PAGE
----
When Montgomery County Public Schools announced its Corollary Sports Program in 2010 in compliance with the Fitness and Athletics Equity Act passed by the Maryland General Assembly in 2008, the idea was to offer students with and without disabilities more opportunities to pursue competitive athletics.
The three sports originally introduced were unified track and field in the fall, bocce in the winter and allied softball in the spring — MCPS was the country’s first county to hold an interscholastic bocce competition, said William “Duke” Beattie, MCPS director of systemwide athletics.
Corollary sports teams, which are full-fledged varsity programs with all the same benefits as sports such as football, basketball and soccer, are expected to be comprised of 50 percent students with disabilities and 50 percent students without.
While bocce, which started with seven teams in 2010-11 and allied softball (five teams in Spring 2010) were immediately successful, unified track and field struggled to attract interest — only about 50 athletes countywide — and none of the them, Beattie said, were students with disabilities.
After months of deliberation Beattie announced at the athletic director’s year-end meeting last May that unified track and field would be replaced with team handball this fall.
“We already have track and field, if kids wanted to do track and field they could do it in the spring. We don’t want to have a corollary counterpart for something we already have, we wanted to introduce a sport that otherwise we would not have,” Beattie said. “A lot of our schools had team handball as part of the physical education curriculum so students knew the sport and liked it. And we had a ready-made facility.”
This fall Montgomery County became the nation’s first to offer interscholastic team handball, Beattie said.
Twelve schools volunteered to participate in the pilot season, which ended earlier this month: Bethesda-Chevy Chase, Montgomery Blair, Albert Einstein, Rockville, Sherwood, Walt Whitman, Seneca Valley, Quince Orchard, Northwest, Richard Montgomery, Watkins Mill, and Clarksburg.
Blair and Clarksburg won their respective divisions in a season that drew more than 225 student-athletes.
Coaches agreed that the sport gained notoriety and popularity over the summer as part of the 2012 Olympics in London.
Team handball is the most team-oriented and physically demanding corollary sport offered, Clarksburg coach Lauren Borst said, which was attractive to student-athletes.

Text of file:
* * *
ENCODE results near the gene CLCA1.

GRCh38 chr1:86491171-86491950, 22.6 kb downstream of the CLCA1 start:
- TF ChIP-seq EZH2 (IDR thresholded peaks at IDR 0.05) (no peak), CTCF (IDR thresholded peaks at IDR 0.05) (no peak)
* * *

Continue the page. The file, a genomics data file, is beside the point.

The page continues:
While it might be a common assumption that corollary sports mostly benefit students with disabilities, coaches strongly disagreed.
The program offers students who otherwise would not be able to participate in varsity athletics for various reasons that range from certain mental or physical disabilities to lack of time for daily practices and games the chance to represent their respective schools in a competitive environment.
“For some kids, school ends at 2:15, this is a much more productive way to fill time. There are a lot of lessons, socially, taking turns, interpersonal skills, some of the kids have a hard time controlling their emotions,” said Whitman parent Lucy Neher, whose daughter Adrienne suffers from epilepsy. “For the general education kids, this is something that is extremely formative and will benefit them for the rest of their lives. They’re learning about tolerance and compassion and a lot of different things.”
That being said, Borst and Neher said participants did not treat each other differently because of certain disabilities — some teams had students in wheelchairs.
Teams were in competition and many students surprised themselves, Borst said, with their athletic prowess.
Neher said corollary sports are just as beneficial to parents who have never been part of such a community.
Beattie said no county championship was held this season because less than half the county participated in the season. Next year when the sport is offered at all 25 MCPS schools, the hope is to have a season-ending championships, he added.
“We had four to five times the number of participants in team handball than we had with track and field and it was very close to a 50 percent ratio of students with and without disabilities,” Beattie said. “Nobody else has handball, we’re out there alone. And we’re kind of proud of that.”